In an MHA program, you will learn the ethics of client-centered care along with interdisciplinary perspectives and the facets of health care systems that are integrated to serve families and their loved ones. You will also sharpen your business acumen and learn about both the financial and accounting sides of administration while immersing yourself in the growing field of informatics. The flow of information through health care networks is essential to understand and navigate in nursing leadership positions.

Additionally, if you are someone with a desire to understand the rationale behind health care policies and regulations while maintaining a heart of passion for patient advocacy, you may be the perfect fit for an MHA degree. These skills and character qualities will be honed and strengthened as you engage in relevant case studies and internship experiences available in most MHA curriculums.

While you may be feeling excited about how the MHA degree aligns with your ideas about your future in nursing leadership and management, you may still be wondering about the advantages of the MSN degree. Which is the best degree for nurse management when considering the MHA vs MSN? While the MHA is a solid choice, the MSN degree also has strong advantages and can also prepare you for a successful future in health care administration.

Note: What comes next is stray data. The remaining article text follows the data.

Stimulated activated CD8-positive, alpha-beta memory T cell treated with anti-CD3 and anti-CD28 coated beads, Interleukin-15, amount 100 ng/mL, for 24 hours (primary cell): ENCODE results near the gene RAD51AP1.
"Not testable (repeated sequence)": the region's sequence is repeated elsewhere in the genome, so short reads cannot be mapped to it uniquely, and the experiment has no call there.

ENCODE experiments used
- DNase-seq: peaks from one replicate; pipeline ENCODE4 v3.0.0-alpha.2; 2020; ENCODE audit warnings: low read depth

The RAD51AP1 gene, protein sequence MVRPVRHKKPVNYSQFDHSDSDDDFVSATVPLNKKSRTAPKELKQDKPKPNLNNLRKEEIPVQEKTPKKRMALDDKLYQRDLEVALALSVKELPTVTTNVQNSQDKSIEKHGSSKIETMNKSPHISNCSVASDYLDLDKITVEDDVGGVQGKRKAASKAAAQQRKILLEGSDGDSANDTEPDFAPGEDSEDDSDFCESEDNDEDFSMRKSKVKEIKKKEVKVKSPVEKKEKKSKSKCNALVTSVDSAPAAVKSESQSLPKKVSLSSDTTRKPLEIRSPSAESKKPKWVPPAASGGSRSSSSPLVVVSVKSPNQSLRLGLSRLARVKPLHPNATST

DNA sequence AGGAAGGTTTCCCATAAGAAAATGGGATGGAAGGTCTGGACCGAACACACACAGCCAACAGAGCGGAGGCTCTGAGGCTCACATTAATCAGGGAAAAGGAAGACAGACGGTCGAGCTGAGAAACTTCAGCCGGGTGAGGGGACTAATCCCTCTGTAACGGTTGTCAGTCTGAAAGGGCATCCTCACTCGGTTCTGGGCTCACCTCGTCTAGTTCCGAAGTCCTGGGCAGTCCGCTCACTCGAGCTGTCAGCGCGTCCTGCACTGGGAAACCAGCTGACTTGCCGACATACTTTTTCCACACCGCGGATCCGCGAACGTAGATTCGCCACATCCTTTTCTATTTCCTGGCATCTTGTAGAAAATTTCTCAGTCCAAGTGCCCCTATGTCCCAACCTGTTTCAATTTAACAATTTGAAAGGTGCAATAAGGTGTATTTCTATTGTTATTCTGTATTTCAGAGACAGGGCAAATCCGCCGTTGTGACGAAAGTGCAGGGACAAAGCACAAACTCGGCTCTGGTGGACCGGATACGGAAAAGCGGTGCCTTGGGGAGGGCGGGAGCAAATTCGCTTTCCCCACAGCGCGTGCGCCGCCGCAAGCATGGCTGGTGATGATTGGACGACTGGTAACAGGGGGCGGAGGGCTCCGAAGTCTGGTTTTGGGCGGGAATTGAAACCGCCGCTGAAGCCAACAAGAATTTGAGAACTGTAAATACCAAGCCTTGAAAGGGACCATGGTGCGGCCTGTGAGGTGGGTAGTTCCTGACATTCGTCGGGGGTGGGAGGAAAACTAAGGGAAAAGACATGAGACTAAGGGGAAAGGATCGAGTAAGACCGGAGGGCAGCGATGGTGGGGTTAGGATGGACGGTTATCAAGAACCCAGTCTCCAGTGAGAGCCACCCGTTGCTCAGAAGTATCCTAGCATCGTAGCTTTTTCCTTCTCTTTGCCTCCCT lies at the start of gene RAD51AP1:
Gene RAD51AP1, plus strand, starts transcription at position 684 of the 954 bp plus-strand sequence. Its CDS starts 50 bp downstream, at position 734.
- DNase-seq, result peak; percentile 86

Advantages of the MSN Degree

There are many philosophies and theories that give voice to effective nursing leadership and management principles, and an MSN program will have you synthesizing these concepts and using critical thinking skills to apply them to complex issues. A nurse manager with an MSN degree specializing in nursing leadership and management will be able to capitalize and expand on their current knowledge and understanding of the care delivery environment, making them uniquely positioned to lead operational units within the health care system.

Faculty in MSN programs educate students in a variety of topics relative to nursing administration, including:

  • Decision-making that focuses on patient safety and quality care outcomes
  • Financial operations and health economics
  • Strategic planning for the achievement of both short-term and long-term goals
  • Organizational culture and structure